Thursday, January 31, 2008
Welsh Rabbit, Welsh Rarebit
Always searching for a happy, late-night snack, I recently turned my attention to Welsh Rarebit, primarily because I'd never had it before. I'm not Welsh.
I'd heard tell of rarebit, garnering sufficient information to know that rabbit meat was not involved, yet not enough to understand that this was not some vegetarian variation on S. O. S. , also known as chipped beef on toast. I was certain of two things: 1) bread and cheese were involved and 2) the Welsh were not being flattered in the naming of this dish. I did a little research.
Yes, it was cheese toast and, no, praise for Welsh culture was not intended. Though ostensibly an English dish (other British and European cultures have their own versions), the original name of the dish was Welsh Rabbit. In England, rabbit was considered poor man's meat so, in a rather clever, back-handed way, naming the dish "Welsh Rabbit" suggested that, not only were the Welsh poor, as they were, but too stupid and/or lazy to go out and capture their own prey, thus having to satisfy their hunger with bread and cheese. It's 18th Century insult food. But it's good, both as an insult and as a dish.
Sometime in the late 19th Century, some forward thinking, politically correct person or personess took pity upon the poor Welsh and softened the name by changing it to Welsh Rarebit, taking with it much of the bite. In a sense, making it blander than it need be.
Personally, I think the Welsh are doing just fine. How can one not love a culture that has given the world Tom Jones, Dame Shirley Bassey, and countless vowel-shy place names that no one but an insider can pronounce? And I would argue that this dish is for the lazy. Lazy is a grilled cheese sandwich. Think of this as a grilled cheese sandwich that requires a bit more effort.
Welsh Rarebit with Apples
The rarebit recipe is taken directly from New York Times food columnist Mark Bittman, a.k.a The Minimalist. You can go directly to a video of him preparing the dish here, which is what made me want to make it in the first place. In fact, I spent so much time sitting at my desk, watching his videos I got very little done that day. I've always enjoyed reading him, but I am now an even bigger fan of his as a result of seeing him on camera.
There are a great number of variations on the rarebit-like, cheese on toast theme. I have chosen to prepare Bittman's because, apart from being extremely simple to prepare, it has a little spicy kick. I added sliced apples because I like apples, which is reason enough.
For the Rarebit:
2 tablespoons butter
1 tablespoon all-purpose flour
1 teaspoon dried mustard
a healthy pinch of cayenne pepper
1/2 bottle of good, dark English beer, like Guiness Stout
a few generous shakes of Worstershire sauce
1 pound excellent English cheddar, grated
For the Rest:
1 loaf of good, hearty wheat or white bread. I do not recommend sliced sandwich bread. The results will depress you.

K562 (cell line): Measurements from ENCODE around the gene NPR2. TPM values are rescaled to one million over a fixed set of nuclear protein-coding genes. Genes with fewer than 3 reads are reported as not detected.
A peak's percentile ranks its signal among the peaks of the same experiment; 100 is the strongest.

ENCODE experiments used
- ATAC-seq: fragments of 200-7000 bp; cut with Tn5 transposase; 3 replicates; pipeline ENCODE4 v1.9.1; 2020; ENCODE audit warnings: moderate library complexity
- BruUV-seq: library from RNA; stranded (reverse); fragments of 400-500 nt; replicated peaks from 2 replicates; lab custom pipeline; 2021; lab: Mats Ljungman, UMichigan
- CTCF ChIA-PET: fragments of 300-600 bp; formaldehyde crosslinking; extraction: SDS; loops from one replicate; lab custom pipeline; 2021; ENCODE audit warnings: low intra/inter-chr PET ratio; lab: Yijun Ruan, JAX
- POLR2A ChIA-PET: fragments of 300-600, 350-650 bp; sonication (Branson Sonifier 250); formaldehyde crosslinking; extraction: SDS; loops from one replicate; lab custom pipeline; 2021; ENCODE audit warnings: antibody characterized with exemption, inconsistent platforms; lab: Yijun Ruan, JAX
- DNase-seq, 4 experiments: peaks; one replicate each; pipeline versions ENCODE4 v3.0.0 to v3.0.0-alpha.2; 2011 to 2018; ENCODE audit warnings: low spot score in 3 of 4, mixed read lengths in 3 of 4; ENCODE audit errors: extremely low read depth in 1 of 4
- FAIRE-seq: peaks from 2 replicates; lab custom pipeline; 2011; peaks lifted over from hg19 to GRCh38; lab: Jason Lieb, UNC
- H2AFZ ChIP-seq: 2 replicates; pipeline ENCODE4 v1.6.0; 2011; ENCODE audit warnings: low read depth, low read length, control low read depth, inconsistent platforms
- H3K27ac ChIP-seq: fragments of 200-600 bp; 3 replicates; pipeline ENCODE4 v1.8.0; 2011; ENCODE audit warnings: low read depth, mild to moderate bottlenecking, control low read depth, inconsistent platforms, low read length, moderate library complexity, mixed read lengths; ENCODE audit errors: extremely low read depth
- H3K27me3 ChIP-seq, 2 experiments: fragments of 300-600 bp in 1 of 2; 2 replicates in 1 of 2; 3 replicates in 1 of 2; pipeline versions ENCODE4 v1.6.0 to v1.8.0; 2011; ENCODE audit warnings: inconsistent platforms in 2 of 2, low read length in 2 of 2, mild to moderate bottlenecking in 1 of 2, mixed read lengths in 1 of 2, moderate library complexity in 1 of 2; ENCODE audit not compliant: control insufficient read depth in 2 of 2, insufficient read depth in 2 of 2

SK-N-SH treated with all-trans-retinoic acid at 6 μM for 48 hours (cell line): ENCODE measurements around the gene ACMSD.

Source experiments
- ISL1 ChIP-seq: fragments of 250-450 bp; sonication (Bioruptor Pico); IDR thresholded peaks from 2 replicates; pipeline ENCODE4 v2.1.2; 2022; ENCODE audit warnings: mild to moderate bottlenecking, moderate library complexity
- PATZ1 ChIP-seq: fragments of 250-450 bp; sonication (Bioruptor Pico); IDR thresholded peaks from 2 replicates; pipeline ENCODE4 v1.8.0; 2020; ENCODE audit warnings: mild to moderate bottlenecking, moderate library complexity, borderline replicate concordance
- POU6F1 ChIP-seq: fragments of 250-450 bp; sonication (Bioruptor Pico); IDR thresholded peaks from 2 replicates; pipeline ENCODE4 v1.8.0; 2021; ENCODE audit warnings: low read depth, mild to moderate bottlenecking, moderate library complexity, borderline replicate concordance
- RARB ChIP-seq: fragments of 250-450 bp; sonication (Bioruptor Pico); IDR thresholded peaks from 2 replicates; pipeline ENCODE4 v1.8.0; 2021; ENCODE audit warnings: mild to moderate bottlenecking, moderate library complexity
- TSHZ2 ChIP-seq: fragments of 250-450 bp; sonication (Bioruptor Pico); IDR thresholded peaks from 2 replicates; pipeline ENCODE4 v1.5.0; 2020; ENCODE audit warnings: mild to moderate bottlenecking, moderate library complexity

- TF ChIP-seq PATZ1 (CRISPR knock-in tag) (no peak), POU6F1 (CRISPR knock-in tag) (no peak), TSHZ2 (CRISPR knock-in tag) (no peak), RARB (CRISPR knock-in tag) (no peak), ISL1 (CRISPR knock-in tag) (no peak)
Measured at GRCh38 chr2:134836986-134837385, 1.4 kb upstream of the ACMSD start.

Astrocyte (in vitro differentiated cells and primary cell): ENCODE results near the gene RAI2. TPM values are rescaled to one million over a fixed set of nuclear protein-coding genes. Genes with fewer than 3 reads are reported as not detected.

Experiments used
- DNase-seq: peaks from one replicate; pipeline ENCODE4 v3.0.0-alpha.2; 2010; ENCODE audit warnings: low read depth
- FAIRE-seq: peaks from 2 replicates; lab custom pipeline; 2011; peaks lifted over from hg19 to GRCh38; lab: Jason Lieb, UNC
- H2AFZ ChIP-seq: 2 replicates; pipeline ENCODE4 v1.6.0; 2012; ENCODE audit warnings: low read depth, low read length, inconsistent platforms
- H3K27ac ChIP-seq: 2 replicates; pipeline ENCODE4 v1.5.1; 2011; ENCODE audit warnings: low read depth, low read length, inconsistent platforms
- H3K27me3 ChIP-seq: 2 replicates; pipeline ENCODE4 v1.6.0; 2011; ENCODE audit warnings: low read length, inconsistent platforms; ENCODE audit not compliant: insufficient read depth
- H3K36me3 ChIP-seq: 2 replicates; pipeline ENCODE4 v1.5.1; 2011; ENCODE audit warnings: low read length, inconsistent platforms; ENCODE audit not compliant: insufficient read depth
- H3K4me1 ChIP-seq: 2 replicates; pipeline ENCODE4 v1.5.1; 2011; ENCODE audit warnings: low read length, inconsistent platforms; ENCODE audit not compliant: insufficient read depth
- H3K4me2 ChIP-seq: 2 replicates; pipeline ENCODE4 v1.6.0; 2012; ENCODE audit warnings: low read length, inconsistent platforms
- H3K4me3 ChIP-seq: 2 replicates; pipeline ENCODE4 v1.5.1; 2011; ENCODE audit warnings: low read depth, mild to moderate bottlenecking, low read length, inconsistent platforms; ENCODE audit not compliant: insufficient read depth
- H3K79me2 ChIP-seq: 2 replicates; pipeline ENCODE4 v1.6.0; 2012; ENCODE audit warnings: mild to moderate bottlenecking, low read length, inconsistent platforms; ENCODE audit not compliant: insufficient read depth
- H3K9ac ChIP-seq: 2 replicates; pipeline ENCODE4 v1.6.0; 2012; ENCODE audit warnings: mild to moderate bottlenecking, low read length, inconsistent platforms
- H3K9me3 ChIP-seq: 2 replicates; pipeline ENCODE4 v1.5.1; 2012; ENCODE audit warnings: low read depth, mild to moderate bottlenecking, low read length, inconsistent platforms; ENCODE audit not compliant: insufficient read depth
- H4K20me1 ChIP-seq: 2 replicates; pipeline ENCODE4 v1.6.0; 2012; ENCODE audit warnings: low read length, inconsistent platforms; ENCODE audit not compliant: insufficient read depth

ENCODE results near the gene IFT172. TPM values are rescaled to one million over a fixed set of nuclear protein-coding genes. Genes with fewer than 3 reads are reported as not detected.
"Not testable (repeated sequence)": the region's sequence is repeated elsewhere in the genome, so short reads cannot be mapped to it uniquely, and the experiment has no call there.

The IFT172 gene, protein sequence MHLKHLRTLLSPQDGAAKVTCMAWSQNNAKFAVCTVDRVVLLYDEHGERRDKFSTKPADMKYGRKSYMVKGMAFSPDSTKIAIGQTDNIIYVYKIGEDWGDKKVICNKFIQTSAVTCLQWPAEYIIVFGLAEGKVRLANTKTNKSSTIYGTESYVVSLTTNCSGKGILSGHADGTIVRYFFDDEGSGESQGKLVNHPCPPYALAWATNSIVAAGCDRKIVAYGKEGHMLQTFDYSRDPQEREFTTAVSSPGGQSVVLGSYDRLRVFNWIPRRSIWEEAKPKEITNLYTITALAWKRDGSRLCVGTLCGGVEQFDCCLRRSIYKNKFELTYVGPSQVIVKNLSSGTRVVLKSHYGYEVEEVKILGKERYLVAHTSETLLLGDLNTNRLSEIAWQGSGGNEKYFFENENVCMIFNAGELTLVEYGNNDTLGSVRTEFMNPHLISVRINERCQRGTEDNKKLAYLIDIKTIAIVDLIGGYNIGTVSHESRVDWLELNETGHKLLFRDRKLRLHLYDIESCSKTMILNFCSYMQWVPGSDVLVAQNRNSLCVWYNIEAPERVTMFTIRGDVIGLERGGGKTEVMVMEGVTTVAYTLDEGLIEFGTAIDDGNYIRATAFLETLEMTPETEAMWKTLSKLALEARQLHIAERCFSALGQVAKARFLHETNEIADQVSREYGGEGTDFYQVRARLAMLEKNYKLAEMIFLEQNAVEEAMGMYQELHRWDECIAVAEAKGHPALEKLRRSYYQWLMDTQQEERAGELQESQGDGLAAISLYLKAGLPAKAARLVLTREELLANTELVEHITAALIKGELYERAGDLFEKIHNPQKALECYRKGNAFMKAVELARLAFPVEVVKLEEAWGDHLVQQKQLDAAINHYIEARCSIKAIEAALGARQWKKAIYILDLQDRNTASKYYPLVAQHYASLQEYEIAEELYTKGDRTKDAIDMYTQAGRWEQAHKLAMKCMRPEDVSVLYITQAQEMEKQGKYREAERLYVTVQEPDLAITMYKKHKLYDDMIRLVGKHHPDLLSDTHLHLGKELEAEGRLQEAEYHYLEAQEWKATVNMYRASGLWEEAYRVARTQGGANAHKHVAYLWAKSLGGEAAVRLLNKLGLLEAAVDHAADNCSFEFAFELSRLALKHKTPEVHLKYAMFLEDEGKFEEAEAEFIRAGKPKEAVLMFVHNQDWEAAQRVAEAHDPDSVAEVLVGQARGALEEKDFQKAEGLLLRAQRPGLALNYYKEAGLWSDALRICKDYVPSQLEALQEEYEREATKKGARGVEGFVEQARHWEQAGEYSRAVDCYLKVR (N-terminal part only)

1 tart, sweet apple, sliced thinly. I used Pink Lady, because I like their flavor, they're available and I loved the pop duo as a child. Granny Smith will do, too.
1 bunch scallion, chopped
In a saucepan large enough to contain all of the ingredients, melt butter over medium low heat and add flour. Cook the mixture, stirring with a wooden spoon, until it is dirty blonde in color and smells faintly nutty.
Add mustard and cayenne pepper, then pour in the beer, stirring all the while. Add Worstershire sauce (if you add the sauce before the beer, the sauce will burn, sending up blackish flecks as you stir, so I do not recommend it). Now add the cheese and keep stirring until your efforts result in a smooth cheese sauce.
Pour into a bowl, large ramekin, or containing vessel of your choice. The rarebit sauce will cool into a solid mass, looking just like a cheese spread, which is precisely what it is. The sauce will keep covered in your refrigerator for several days, which is precisely the idea-- it's ready for you at a moment's notice.
When the moment has notified you sufficiently, slice your crusty bread to its desired thickness, place on a sheet pan and put it under a broiler. If you place the bread slices under your broiler and you notice that no change has occurred to them in several minutes, make sure your broiler's heating element is turned on-- listen to the voice of experience. Toast the slices well on one side, remove the pan from the oven and turn the bread over, replacing them under the broiler and toasting them less thoroughly than you have the previous side-- this will be the upside to your rarebit.
Spread a little of the now-solidified cheese onto your toast. This will adhere your apple slices to the bread. Arrange apple slices over the cheese.
At this point, I like to warm up a bit of the sauce in my microwave on low, to make it softer, therefore easier, to spread over the apple slices. Cover the apples generously with the cheese. Place the hopefully well-constructed toasts under the broiler. Do not remove them until the cheese bubbles and browns. If you have a conventional, broiler-on-the-bottom oven and your kitchen floor is clean enough, I might suggest lying down on the floor with one hand propping up your head and the other clad in an oven mitt, leaving the door of the broiler open a bit in order to get a good view of the action. If you are prosperous enough to have two oven mitts, I would suggest wearing the second one on the hand that supports your head for added comfort.
Remove the toasts from the oven when they have reached the desired doneness, transfer to a serving plate and sprinkle with the scallions. If you eat them immediately, the cheese will very likely burn the roof of your mouth. The time it takes to walk to you refrigerator, grab a beer and pop it open is sufficient cooling time.